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Part of the UK Data Archive and the Arts and Humanities Data Service. Funded by the Joint Information Systems Committee and the Arts and Humanities Research Board. Good Design - © History Data Service1 Databases of Historical Sources: Principles of Good Design Mark Merry History Data Service
Good Design - © History Data Service 2 History as a product History may be thought of as either product or process. As a product, a piece of history consists of a representation of a past reality based upon the interpretation of a body of known facts. Such representations of past realities are always bounded: they treat a subject chosen by the historian which might be static (the situation at point x) or dynamic (how the situation changed between points x and y). Harvey and Press, Databases in Historical Research (1996) Chapter 1
Good Design - © History Data Service 3 What is a database? Basically a computerized record keeping system - that is, a system whose overall purpose is to maintain information and to make that information available on demand C.J. Date, An Introduction to Database Systems. Vol I. Seventh edition (1999) A Database Management System (DBMS) is the computer application built around a database to provide flexible ways of storing, manipulating, and examining the data A DBMS on a personal computer will provide facilities for: –inputting, sharing, modifying, retrieving and deleting data –querying the data (SQL) –producing reports based on the data –building front-ends for users
Good Design - © History Data Service 4 What can databases do for us? Store and organise large amounts of information Provide a surrogate for the original (inaccessible, fragile) source Group physically dispersed material together at one virtual location Provide an environment for manipulating and analysing the content of the original source To search/filter/summarise complex information quickly –Analysis of large amounts of data –Analysis of complex interrelated data Downside: the time and effort needed to convert original sources into a database
Good Design - © History Data Service 5 Source Digitisation Resource The input channels of digitisation (keyboard, scanner etc.) are narrow and can only capture a small proportion of the sources information content identify aspects of source to digitise chose digitisation method chose data model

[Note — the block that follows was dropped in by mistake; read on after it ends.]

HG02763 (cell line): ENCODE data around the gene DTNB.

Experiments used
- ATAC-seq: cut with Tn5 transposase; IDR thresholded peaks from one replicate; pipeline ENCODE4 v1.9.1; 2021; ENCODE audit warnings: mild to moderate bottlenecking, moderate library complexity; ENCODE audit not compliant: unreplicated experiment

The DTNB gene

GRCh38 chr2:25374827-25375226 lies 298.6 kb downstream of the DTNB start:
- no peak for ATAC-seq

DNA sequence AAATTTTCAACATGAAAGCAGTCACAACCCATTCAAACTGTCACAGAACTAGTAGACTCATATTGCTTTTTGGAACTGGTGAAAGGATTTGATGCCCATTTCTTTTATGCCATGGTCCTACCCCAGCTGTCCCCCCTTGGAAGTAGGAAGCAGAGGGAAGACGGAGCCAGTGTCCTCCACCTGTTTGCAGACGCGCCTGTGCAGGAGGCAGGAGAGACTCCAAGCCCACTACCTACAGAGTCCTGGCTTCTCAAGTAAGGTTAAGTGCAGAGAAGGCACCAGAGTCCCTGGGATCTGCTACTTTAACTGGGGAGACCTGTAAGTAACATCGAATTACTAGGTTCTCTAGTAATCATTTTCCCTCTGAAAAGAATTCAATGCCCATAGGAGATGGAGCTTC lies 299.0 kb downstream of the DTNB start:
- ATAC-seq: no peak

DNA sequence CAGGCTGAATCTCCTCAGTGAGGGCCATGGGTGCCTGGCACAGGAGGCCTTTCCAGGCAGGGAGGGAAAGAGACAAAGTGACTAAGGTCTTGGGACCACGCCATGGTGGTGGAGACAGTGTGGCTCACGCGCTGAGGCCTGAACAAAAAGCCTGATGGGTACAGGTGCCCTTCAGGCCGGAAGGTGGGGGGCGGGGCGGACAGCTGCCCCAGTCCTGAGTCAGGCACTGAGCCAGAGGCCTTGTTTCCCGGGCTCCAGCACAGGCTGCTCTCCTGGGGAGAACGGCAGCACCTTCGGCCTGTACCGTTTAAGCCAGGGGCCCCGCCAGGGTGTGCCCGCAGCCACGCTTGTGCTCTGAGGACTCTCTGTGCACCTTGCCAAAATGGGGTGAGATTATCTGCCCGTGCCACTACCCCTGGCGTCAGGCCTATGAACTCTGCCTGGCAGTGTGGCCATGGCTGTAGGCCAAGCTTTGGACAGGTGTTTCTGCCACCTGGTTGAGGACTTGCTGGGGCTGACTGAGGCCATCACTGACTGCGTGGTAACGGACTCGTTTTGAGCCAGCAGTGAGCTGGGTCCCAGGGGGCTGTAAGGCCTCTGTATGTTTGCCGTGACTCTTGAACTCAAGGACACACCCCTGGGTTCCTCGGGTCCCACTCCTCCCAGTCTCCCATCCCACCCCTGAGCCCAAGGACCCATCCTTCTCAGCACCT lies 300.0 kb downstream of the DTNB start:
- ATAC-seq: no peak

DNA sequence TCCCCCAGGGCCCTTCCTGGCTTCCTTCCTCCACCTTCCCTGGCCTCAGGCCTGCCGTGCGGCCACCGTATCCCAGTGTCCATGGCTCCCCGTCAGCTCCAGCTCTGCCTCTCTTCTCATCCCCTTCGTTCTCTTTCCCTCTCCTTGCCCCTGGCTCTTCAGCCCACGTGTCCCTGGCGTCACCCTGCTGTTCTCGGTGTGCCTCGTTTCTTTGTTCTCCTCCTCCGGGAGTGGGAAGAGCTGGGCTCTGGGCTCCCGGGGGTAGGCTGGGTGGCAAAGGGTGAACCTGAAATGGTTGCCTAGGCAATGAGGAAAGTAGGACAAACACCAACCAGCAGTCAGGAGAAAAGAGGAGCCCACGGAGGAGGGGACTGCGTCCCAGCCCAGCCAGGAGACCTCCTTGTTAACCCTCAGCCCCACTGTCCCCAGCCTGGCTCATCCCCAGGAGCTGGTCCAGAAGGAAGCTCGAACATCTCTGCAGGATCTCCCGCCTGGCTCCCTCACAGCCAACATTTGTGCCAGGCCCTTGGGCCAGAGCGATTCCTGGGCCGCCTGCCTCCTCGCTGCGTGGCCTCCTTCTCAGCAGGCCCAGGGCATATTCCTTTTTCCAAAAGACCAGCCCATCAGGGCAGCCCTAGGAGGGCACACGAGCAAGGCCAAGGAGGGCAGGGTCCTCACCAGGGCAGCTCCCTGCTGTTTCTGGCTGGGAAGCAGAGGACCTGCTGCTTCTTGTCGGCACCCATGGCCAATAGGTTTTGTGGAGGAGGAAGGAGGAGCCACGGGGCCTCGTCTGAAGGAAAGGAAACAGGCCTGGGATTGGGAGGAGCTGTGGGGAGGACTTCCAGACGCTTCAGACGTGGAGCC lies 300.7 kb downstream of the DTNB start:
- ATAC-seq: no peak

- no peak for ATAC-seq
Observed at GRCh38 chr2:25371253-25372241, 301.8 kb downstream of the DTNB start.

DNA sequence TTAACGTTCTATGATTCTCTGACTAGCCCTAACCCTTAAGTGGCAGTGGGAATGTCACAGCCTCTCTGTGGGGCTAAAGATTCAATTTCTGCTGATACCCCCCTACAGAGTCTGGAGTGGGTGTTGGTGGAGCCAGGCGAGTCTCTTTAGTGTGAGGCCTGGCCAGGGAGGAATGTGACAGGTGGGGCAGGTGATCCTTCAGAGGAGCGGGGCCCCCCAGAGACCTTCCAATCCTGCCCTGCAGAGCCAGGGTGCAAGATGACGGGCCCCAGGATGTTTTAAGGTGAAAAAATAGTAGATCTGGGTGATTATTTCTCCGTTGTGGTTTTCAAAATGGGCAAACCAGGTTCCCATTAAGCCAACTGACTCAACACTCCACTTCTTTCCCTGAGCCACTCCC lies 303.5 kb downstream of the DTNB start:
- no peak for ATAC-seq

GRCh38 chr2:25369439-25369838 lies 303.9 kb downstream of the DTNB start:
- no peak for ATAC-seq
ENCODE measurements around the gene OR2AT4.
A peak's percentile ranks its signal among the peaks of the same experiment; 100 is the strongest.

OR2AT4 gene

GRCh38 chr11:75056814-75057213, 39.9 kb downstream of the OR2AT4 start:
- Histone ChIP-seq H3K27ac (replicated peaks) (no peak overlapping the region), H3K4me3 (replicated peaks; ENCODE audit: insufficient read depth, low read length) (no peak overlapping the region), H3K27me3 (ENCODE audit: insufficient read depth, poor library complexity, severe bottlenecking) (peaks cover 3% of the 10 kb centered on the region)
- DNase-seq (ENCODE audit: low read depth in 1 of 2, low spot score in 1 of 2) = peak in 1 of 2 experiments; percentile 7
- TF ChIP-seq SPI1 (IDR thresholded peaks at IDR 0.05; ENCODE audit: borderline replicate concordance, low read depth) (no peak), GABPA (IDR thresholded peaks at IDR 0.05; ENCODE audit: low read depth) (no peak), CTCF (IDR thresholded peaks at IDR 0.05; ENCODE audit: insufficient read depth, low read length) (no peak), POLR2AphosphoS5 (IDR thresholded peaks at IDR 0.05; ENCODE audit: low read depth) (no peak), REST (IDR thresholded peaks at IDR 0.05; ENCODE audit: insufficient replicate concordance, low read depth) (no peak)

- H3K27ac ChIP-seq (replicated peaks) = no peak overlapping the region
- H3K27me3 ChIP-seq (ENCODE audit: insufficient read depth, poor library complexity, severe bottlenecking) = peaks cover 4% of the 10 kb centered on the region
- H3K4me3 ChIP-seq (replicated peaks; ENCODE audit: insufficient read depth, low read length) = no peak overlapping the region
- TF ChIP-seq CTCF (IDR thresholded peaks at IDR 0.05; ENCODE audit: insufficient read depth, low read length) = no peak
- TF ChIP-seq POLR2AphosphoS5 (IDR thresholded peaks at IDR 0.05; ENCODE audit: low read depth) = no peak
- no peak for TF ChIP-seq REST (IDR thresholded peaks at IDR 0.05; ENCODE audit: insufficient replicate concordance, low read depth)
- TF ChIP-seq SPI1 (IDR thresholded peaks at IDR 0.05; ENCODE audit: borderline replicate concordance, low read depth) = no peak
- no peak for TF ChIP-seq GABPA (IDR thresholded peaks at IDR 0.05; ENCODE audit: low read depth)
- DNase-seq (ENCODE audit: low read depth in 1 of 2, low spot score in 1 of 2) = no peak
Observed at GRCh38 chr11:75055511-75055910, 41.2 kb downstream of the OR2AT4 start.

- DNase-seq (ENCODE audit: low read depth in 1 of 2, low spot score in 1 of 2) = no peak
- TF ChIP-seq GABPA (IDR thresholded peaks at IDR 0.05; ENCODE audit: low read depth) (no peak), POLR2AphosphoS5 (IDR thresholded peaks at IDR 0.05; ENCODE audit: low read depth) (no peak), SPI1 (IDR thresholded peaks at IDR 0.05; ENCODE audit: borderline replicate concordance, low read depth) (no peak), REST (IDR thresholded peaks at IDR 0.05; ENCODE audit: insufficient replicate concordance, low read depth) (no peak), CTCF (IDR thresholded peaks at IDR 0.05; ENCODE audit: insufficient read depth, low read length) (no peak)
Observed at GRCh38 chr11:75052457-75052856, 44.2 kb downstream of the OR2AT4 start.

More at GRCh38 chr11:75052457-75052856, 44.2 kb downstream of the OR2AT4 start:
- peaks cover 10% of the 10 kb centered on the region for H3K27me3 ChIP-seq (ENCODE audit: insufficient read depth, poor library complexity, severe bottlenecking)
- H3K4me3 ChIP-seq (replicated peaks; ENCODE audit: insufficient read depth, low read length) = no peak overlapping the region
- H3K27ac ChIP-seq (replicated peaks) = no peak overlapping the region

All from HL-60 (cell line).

Good Design - © History Data Service 6 Organising data The field is the basic unit of data in a database. A field stores a single piece of information of a particular data type Fields are combined to form a record. A record matches an entity A set of records with the same fields are collected together in a table
Good Design - © History Data Service 7 Data models Data models are the abstract definitions of structures and relationships used to organise data A DBMS will implement a particular data model Data models can be characterised by how they organise the connections between different records: –flat file –relational –mark-up (hierarchical) Most DBMSs available for personal computers are either flat file or relational
Good Design - © History Data Service 8 Relationships One to one relationships connect one entity to one other entity One to many relationships connect one entity to one or more other entities Many to many relationships connect many entities to many other entities
Good Design - © History Data Service 9 Relationships example
Good Design - © History Data Service 10 Databases of historical sources An historical source based database is a representation of the original source, but it is not an exact replica of the original source –information may be left out –extra information may be included An historical database should: –try to reflect the source accurately and completely –improve the usability of the source –integrate the source with other data (additional sources, coding etc.) NB: these are conflicting aims! An historical source based database mixes elements of a primary source with elements of a secondary source
Good Design - © History Data Service 11 Building databases from historical sources Historians work with information they do not control –incomplete, poorly structured information of varying quality –sources intended for a different purpose –multiple sources not intended to be used in an integrated way Nature of historical sources –ambiguity: the meaning of material may be unclear or dependent on its context –repetition: data is often repeated in different guises –variation: the same item can be referred to using a variety of terms and spellings –variable structure: even apparently well organised sources often have margin notes and other types of random additional data